Table 2. Comparison of Patients’ H. pylori Status in Function of Their Demographic Characteristics

Location of the specimens

The biopsies were performed in two distinct locations (the antrum and the gastric corpus) in 23% of the patients (34/150) and on one location (antrum or corpus) in 77% (116/150) patients. When there was only one biopsy location, antral (72%; 83/116) biopsies were performed more often than fundic biopsies (28%; 33/116). The prevalence of H. pylori was not significantly higher when biopsies were performed at two different locations than compared to one (10% vs. 12%, P = 0.83) (Table 3).

Table 3.
Click to view
Table 3. Comparison of H. pylori Status in Function of Biopsies Location and PPI or Antibiotics Use at the Time of EGD

Pharmacological factors

A total of 39.3% (59/150) of the patients had taken antisecretory agents and/or antibiotics for any indication within 4 weeks of the EGD (Table 3). These patients did not have a significantly lower prevalence of H. pylori on their samples than untreated patients (12% vs. 11%, P = 0.73) (Table 3).


In this cohort of symptomatic patients referred for EGD and H. pylori biopsies, we found an overall prevalence of H. pylori of only 13%. This is the most recent Canadian study on the subject and the only one in the province of Quebec to our knowledge. The prevalence found is lower than those of previous Canadian studies that showed a prevalence of between 20% and 30% [13, 14]. Several factors can explain this difference.

First, there were no Canadian First Nations members in this study. Canadian First Nations members are at a higher risk of carrying H. pylori with a prevalence of almost 40% in a recent study and up to 95% in a study conducted within a Cree population in northern Manitoba [15, 16, 23]. Knowing that the last Canadian census counted 1,400,685 First Nations people in Canada, or 4% of the population, it is likely that the lack of representation of this population in this study slightly underestimates the actual prevalence of H. pylori in the province Quebec.

Second, most of the prevalence studies found in the literature were done using serological tests, which are much less specific and can have up to 30% false positive results [10, 18]. In this study, we used histopathological assessment of H. pylori as the diagnostic criterion, which constitutes the Gold Standard according to the experts [4, 18, 24]. This important difference in methodology may explain the higher prevalence of H. pylori infection in other studies.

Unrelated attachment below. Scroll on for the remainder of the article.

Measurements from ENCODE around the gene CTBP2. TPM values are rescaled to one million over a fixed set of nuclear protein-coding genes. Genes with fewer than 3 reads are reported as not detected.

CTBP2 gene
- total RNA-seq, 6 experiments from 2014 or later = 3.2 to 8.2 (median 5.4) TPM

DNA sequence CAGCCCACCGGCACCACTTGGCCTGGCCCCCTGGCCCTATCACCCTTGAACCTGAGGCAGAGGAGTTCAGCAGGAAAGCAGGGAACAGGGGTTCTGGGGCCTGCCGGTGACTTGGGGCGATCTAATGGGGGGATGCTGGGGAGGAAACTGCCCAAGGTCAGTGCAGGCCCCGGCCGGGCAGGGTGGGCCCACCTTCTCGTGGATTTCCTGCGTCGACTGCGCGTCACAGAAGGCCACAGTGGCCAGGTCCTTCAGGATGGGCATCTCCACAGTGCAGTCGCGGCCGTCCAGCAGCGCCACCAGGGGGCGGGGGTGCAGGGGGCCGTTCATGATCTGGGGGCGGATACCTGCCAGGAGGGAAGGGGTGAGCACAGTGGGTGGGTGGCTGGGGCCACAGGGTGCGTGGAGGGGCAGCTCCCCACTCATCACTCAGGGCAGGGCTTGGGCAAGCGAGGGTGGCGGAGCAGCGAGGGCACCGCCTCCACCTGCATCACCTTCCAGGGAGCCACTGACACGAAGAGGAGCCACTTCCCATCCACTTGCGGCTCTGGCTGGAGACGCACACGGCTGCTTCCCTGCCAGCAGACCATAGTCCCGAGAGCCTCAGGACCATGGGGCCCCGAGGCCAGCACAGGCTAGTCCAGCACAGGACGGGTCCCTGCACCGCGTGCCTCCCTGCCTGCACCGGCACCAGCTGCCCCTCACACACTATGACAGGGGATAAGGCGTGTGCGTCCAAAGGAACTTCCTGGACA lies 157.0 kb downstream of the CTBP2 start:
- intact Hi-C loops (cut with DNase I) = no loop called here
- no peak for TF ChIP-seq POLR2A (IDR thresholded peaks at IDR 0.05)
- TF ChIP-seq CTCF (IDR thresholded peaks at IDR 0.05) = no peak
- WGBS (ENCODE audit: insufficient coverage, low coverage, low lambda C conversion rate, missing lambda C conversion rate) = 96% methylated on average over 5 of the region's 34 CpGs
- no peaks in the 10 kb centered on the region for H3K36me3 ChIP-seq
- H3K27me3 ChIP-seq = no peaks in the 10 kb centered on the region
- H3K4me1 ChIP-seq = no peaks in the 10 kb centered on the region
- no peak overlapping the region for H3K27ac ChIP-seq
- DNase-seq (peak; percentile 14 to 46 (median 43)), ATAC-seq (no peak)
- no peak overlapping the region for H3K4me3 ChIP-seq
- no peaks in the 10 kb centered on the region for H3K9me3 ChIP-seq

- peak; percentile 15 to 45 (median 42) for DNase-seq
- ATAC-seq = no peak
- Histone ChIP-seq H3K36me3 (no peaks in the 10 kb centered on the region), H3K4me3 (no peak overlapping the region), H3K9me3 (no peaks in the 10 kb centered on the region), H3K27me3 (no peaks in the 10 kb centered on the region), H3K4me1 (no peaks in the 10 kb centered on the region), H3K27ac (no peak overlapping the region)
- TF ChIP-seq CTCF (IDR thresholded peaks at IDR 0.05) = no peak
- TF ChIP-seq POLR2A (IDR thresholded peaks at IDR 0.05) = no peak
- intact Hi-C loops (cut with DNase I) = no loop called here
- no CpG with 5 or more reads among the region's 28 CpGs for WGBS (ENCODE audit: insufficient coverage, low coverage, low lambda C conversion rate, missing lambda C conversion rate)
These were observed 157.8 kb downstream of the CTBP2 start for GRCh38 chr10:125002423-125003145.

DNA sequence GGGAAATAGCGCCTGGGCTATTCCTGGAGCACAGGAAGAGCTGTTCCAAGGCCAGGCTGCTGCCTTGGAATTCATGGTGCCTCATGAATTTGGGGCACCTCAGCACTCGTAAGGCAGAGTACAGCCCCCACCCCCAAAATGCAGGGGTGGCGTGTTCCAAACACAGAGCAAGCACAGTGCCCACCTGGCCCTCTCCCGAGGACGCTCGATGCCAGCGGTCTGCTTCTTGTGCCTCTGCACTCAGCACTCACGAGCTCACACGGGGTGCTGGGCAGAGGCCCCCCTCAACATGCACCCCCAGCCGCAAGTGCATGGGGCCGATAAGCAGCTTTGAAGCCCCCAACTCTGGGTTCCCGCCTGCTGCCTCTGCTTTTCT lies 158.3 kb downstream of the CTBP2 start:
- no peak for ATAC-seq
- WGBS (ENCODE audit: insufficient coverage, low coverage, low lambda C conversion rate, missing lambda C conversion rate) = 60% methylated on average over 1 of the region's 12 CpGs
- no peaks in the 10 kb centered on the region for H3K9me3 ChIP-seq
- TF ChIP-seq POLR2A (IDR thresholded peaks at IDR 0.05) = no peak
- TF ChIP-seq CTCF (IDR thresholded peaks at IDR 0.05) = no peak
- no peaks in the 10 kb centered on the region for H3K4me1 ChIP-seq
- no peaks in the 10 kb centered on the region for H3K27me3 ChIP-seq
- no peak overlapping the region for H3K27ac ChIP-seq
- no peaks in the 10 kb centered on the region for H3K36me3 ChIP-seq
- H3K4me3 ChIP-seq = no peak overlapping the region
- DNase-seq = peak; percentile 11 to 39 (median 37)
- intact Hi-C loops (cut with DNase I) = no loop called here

Third, 70% of patients in this study were of Caucasian race. Within the Caucasian patients, only 8% of symptomatic patients had H. pylori infection on their biopsies results, explaining our overall low prevalence. We believe that these results mark the downward trend in the prevalence of H. pylori infection in Western countries recently observed by other teams [12, 25]. There have been major improvements in the management of H. pylori infection in recent years, particularly regarding the efficacy of antibiotic treatment, which now allows an eradication rate of more than 85% [11, 26, 27]. Improvement in the lifestyle quality and in the public health services in Western countries has also helped reducing the incidence of H. pylori infection [5, 11, 15, 26]. Improvement in household hygienic practices has decreased the transmission of H. pylori during childhood, which is the most common period to catch this infection [1, 13]. This study confirms that among the Canadian population, non-Caucasian immigrants are at an increased risk of carrying H. pylori (OR, 3.7 - 6.7) when compared to the Caucasian population. Despite the small sample size that limits our statistical power and increases our confidence intervals, our results remain very significant (P < 0.05) even after adjustment for other classic risk factors (age, sex, smoking status, alcohol consumption) and we believe that these numbers adequately represent the population of Canada. These results are consistent with earlier studies on this subject [1, 13] and show that non-Caucasian immigrants should be considered at a higher risk of carrying H. pylori infection.